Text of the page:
Austin, Freedom, and the Texas Legislature

Austin, Freedom, and the Texas Legislature

Texas Capitol Building

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It’s not over yet. Last week, Texas Governor Greg Abbott announced that he would be bringing back state lawmakers for a special session of the 85th Texas Legislature.

(For those not as familiar with the inner workings of our state government… the Texas Legislature only meets for 140 days every other year. That is, unless the governor decides to call a special session. These sessions last for a maximum of 30 days. During that time, the only new pieces of legislation that are allowed to be passed are those that the governor has specifically called for.)

For this special session, the “call” is quite long (covering 20 topics) and in many ways, seems to be directed at Austin in particular, which has been a trend throughout the regular session as well.

As the Austin American-Statesman reports, earlier this week Abbott spoke at the Bell County Republican Dinner. During his speech, he said that, “As I was coming up here from Austin, Texas, tonight, I got to tell you, it’s great to be out of the People’s Republic of Austin. As you leave Austin and start heading north, you start feeling different. Once you cross the Travis County line, it starts smelling different. And you know what that fragrance is? Freedom. It’s the smell of freedom that does not exist in Austin, Texas.”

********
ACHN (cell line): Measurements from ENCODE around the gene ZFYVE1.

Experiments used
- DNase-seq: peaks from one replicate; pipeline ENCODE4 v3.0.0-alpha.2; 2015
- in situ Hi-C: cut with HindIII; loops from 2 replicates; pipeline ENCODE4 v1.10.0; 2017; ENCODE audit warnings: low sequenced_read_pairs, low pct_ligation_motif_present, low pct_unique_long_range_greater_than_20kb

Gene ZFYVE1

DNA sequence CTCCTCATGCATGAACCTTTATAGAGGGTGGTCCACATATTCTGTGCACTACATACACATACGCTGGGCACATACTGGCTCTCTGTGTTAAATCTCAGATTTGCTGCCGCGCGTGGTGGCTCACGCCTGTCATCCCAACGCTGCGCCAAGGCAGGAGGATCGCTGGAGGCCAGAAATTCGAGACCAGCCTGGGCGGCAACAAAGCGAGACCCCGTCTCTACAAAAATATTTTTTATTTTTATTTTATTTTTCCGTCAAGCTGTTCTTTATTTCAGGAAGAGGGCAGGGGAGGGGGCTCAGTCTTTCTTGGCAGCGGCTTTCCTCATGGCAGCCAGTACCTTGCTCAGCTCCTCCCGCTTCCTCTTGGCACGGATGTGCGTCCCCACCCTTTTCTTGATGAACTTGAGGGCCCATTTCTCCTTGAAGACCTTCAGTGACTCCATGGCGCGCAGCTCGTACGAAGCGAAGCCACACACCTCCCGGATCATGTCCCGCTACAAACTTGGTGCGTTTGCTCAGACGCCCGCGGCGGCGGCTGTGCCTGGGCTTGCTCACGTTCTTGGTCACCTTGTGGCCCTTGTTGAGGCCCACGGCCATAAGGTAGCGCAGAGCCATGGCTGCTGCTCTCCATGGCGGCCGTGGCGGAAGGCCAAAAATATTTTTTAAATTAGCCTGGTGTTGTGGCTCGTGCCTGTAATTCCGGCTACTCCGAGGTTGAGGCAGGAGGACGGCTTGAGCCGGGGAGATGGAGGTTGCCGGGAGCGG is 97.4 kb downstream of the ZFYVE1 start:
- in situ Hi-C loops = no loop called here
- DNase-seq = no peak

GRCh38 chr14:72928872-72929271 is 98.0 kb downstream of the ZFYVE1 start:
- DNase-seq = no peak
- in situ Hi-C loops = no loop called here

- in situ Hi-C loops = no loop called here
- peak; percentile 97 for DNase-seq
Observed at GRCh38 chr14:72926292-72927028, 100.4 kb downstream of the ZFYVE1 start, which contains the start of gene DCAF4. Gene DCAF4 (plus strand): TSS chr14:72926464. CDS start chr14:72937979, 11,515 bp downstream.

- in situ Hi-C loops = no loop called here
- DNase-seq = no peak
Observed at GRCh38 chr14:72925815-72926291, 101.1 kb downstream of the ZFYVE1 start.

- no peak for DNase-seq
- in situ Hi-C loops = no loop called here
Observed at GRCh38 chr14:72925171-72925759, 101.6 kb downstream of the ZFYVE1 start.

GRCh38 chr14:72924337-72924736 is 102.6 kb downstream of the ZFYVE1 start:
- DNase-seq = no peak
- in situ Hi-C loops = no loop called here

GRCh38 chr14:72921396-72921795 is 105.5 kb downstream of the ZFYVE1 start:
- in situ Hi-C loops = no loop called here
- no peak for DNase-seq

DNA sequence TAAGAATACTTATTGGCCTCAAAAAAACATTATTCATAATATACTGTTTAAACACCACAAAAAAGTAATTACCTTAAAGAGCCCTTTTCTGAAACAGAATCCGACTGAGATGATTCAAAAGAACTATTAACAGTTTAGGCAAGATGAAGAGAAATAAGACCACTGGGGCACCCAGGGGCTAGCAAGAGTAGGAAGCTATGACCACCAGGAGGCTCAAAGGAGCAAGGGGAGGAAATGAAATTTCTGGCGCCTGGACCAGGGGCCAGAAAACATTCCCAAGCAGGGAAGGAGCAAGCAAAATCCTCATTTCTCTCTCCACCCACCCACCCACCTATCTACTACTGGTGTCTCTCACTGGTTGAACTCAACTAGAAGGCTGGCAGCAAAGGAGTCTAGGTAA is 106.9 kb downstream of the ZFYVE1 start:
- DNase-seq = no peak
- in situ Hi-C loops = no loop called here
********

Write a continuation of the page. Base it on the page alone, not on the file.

That said, with your senators and legislators, I can tell you that today, Austin is more free than it was before the legislative session began because the state of Texas passed laws that overrode the liberal agenda of Austin, Texas, that is trying to send Texas down the pathway of California.”

Shortly after the dinner, during the press conference when we announced the special session, Abbott continued to talk about Austin, saying that, “local governments like the city of Austin are doing everything they can to overregulate.” In response, he added three items to his special “call,” including:

  • Preventing cities from passing protective tree ordinances that affect trees on private property – Austin currently has several of these ordinances in place, which are designed to preserve the city’s urban forest
  • Preventing local governments from changing rules midway through construction projects
  • Speeding up local government permitting processes

Other issues that Abbott included on his special session list include:

  • Reauthorizing several state agencies (including the Texas Medical Board) – This bill needs to pass, or the state agencies will stop running by September. As the Texas Tribune reports, Lieutenant Governor Dan Patrick had held these bills “hostage” during the regular session, in an effort to force a special session with more of a focus on his priorities, including the controversial bathroom bill legislation.
  • Bathroom bill legislation – Based on the bill drafts that are currently floating around, if passed, this legislation would override local government and school district rules regarding bathroom use for transgender students.
  • School Finance
  • Abortion
  • Property Taxes
  • Election Fraud

Not surprisingly, many of Austin’s local elected officials have responded with outrage over the governor’s decision. “We’re having a special session about a bathroom bill?,” Austin Mayor Steve Adler posted on his Facebook page. “Really?”

Austin City Council Member Leslie Pool (District 7) also chimed in, releasing a statement saying that, “It is extremely short-sighted for the Governor to target local tree ordinances as one of the agenda items for a Special Called Session… Governor Abbott must not remember the 2011 drought that killed or weakened millions of trees across Texas. Those trees will take decades and decades to replace. It is my hope that cities in Texas will join forces as they have before to protect and preserve our way of life.”

The special session will begin on July 18th

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